Family of Invention

Book Synopsis

Savoy was founded by Andrew Pansini in 1917. Little did he know the generational journey he had begun. There would be many chapters, passages often defined by challenges and the inventiveness and determination to survive and succeed.

The company was forced to file bankruptcy during the Great Depression but found a way to crawl back from the economic wreckage. Savoy later survived the challenges of World War II, earthquakes, and successfully navigated its way through the hyper-inflation of the 1980s. With creativity, perseverance, and hard work, Savoy was able to avoid bankruptcy in the Great Recession of 2008.

Indeed, the story of Savoy portrays a company that survived and continued to provide benefits to the family and our customers for over 100 years. It is a story of the dedication, creativity, endurance, and hard work of each generation of the family.

Book Excerpts

"In 1917, the automobile was still in the early stages of development. No one was thinking about parking and what the future parking needs would be with the increasing number of cars except for Andrew Pansini who started the first parking lot in the world in downtown Los Angeles."

"Crocker Bank approached Savoy in the early 1960’s to build the Bank’s world headquarters on the site of a multi-level garage in Los Angeles that Savoy owned. Savoy leased the land to Crocker Bank for 100 years and they built a 42-story building on the site. When completed, it was the tallest building west of Chicago."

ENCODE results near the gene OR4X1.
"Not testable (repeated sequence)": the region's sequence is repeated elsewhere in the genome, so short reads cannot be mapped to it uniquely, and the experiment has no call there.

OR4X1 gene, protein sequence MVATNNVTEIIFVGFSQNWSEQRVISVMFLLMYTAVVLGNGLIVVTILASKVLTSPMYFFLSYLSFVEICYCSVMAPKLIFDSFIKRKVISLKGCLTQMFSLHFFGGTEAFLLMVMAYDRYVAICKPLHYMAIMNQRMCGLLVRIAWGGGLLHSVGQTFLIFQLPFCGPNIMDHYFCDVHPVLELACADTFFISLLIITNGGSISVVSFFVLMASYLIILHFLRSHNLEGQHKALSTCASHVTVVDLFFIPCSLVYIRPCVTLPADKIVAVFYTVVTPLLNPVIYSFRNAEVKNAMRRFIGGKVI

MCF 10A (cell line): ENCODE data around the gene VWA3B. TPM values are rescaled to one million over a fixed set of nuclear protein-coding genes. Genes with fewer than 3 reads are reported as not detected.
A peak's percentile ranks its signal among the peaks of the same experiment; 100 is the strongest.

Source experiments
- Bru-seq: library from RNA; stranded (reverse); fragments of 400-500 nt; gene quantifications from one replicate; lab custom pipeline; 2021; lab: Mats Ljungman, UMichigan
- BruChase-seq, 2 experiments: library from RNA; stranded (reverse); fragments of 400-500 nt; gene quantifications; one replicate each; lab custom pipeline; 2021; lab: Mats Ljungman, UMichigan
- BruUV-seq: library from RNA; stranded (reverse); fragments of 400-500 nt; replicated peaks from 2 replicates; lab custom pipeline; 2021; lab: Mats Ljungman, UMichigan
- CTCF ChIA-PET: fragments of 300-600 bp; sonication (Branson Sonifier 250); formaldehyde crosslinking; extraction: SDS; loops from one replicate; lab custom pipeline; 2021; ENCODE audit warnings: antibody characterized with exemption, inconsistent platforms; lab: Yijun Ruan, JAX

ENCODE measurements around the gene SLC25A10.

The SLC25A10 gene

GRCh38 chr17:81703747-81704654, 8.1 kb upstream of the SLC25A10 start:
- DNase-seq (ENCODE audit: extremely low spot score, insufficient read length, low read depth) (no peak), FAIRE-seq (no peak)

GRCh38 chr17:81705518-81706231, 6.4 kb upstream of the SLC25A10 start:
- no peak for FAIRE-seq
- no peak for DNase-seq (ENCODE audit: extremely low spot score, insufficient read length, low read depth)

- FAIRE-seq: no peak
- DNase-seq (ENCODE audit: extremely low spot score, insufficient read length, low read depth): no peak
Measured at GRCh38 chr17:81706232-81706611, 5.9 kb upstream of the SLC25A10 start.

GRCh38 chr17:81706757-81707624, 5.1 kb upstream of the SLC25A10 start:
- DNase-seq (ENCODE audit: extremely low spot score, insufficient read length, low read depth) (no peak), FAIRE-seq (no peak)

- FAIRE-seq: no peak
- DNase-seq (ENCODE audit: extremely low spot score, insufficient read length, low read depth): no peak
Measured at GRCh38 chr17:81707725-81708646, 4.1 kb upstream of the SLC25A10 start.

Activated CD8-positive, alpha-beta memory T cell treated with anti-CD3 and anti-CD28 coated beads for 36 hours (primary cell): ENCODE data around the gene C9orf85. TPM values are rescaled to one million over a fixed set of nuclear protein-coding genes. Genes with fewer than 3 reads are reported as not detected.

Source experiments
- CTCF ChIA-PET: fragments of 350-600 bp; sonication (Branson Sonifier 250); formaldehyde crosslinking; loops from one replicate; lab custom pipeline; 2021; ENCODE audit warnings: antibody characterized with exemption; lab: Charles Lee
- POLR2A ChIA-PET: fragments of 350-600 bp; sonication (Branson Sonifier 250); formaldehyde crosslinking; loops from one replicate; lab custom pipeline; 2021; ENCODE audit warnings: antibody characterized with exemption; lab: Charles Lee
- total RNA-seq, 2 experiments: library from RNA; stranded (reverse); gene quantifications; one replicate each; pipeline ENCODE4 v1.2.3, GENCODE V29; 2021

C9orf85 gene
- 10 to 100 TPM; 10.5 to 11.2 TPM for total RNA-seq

"The San Francisco Earthquake in 1989 crippled the city. A portion of the Bay Bridge was down and closed the bridge for many months. Earthquakes cause fear, and the general public was concerned about driving across the bridge."

"Every family business is different, and they all have unique characteristics. Unfortunately, there is no playbook on how to conduct a family business; if there were, the rules would change daily."

"I was naïve to think that maintaining a 30-year relationship with the bank and being a loyal customer would have some value. I learned a difficult lesson; the bank is never your friend when you need them, only when they need you. The stagecoach left town, never to be seen again."

"How do you measure the success of a family business after 105 years? I believe that you do not measure the success at the end, you measure the success by the benefit provided to the family over the years and the experiences we shared along the way."